Note: Sweden is not known for the Alps, clocks/watches, chocolate, political neutrality, or bank accounts -- you're probably thinking about Switzerland.
We've been fielding questions from our friends, so here's a little FAQ about our move. Feel free to ask more questions in the comments section.
Q. Are you excited?
A. Yes! We are thrilled to have the opportunity to live in Europe for a couple of years. Our move was supposed to happen in 2013, but it took longer than I expected so it was frustrating at times. And by the time we actually got the contract at the end of the year I felt like the Boy Who Cried Wolf. But now that it's happening soon I'm getting excited again.
A: As much as we love watching the show, I equally hate being on camera so we didn't even consider it. Sorry. We toured a couple typical Swedish apartments in May, one of which is furnished and became available so we snatched it up. When I envision furnished Swedish apartments, I expect ultra-modern, spare, and white. Ours is in an old building with these beautiful, ornate moldings and thick exterior walls. Knowing where we'll live when we move has been a huge help.
|Piper & her sister Maddie their first day together|
A: Yes, and we (sadly) decided it would be best to find a new home for Piper through the rescue group. I loved her, but I don't think she'd be happy in an apartment. It helps knowing that she is already settled in a loving home with another dog to run around with.
Q: Are you planning to travel a lot?
A: Steve will have extra time off in the summer, so we'll probably go somewhere then, yes. Many places on our bucket list are in Europe, but traveling with preschoolers was not part of the equation when dreaming about Tuscany or Paris, so we probably won't do as much as we would without them. Yes, people travel with their kids all the time, but I'm guessing they spend a lot of their "vacation" at playgrounds or in the hotel for early bedtime or naps. That's not my idea of a European vacation.
Q: Are you going to buy a Volvo (or Saab)?
A: Probably not. We're actually going to try to get by without owning a car. The tram line runs right in front of our apartment.
Q: Are you going to make jewelry while you're over there?
A: Yes. I can't help myself. Since I won't have the luxury of a studio, I have created a collection of repeatable designs so I only have to bring the tools & supplies needed to make those pieces. I'm already enjoying gearing back on work and having time to do other things.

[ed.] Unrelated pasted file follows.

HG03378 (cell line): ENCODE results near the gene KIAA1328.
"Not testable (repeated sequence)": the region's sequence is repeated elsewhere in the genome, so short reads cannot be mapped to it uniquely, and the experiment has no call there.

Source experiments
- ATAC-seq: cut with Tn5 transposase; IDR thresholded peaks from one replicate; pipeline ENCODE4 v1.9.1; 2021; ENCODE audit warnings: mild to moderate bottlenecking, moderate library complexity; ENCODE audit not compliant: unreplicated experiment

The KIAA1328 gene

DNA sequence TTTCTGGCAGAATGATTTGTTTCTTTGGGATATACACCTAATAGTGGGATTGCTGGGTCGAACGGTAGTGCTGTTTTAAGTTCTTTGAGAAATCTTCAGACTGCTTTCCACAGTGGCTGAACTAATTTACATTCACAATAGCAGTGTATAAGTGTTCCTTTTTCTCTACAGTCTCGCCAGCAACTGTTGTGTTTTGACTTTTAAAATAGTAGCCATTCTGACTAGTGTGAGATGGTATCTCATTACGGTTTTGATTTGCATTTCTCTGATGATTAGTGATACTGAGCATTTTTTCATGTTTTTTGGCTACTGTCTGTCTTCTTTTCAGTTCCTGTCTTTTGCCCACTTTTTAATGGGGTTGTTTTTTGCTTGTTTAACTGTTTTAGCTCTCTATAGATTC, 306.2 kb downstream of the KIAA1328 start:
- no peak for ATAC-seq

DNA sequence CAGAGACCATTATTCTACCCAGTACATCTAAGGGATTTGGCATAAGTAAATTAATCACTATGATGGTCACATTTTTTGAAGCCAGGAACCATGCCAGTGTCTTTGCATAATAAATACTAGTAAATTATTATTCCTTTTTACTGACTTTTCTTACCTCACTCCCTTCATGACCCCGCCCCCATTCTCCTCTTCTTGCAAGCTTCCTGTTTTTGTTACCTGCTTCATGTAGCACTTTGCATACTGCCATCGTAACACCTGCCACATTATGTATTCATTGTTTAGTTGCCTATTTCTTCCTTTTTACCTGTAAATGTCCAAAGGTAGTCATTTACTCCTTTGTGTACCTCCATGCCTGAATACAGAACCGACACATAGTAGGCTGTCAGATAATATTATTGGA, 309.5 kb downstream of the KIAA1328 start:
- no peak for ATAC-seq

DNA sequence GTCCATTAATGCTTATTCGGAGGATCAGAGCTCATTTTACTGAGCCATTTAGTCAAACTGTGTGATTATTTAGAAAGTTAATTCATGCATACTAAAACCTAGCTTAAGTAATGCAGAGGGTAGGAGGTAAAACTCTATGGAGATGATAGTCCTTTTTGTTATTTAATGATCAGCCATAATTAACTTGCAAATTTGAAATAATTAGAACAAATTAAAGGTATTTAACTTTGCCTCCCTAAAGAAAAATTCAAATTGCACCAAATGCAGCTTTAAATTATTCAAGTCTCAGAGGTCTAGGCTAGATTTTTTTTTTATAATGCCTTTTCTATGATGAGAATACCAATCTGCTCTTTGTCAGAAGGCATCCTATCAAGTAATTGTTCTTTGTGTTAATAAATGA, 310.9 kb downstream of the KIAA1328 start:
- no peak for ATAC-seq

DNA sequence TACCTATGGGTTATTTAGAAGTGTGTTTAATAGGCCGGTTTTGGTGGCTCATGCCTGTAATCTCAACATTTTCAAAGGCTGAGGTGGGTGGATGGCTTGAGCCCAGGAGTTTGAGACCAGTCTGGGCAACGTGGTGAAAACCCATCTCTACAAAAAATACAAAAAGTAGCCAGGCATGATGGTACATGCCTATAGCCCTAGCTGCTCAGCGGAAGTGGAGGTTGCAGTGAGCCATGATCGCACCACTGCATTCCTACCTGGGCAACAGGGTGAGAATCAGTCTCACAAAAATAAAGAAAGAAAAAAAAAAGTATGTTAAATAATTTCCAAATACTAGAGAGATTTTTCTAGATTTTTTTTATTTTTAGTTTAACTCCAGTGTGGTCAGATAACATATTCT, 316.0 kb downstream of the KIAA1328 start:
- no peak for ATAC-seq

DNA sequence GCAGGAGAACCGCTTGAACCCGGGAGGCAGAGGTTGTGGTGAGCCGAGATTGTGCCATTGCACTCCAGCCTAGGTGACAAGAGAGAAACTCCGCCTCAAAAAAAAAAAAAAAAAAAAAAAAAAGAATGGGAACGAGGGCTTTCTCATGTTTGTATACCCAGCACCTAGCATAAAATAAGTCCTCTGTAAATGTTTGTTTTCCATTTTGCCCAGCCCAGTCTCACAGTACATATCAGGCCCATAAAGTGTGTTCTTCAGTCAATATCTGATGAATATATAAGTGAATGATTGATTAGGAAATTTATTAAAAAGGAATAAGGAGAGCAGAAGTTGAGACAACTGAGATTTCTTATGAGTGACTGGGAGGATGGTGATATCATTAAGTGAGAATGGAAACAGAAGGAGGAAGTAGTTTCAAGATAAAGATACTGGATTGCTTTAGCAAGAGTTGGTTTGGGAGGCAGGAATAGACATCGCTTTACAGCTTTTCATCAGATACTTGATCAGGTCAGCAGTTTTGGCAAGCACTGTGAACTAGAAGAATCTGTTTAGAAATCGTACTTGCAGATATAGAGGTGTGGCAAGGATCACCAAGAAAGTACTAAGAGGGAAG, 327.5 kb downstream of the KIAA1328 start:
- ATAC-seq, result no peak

Q: Are you going to learn Swedish?
A: Some. Swedes are very accommodating and don't expect you to use the native language. When they find out you speak English they like to practice their English. If we were going to be there longer, or if Swedish were one of the most commonly used languages in the world I might be more inclined to become fluent. Even when I'm there for a few days my brain starts thinking with a British accent because many Swedes study abroad in England so they learn British English. We're planning to take Swedish classes to learn helpful phrases and pronunciation, but personally my reason for taking the classes is also to meet people. I'm expecting to find Brits, Aussies, and other Americans in the expatriate (expat) groups as well. Swedish kids don't learn English until they are older, so we're hoping to have our kids in an English-speaking school so they can meet friends of their own. I'm not sure yet if they'll be able to participate in activities like ballet or soccer. All that being said, I'm sure we'll learn some Swedish.
A: Yes. Except when it stays light. I posted a "Sweden Info" tab up top to give you more background about where we're going.
I'm hoping to update this blog more often in order to tell you about our adventures and let you watch our kids grow. It's hard to imagine... Bowen will be Olivia's current age when we move back to the States.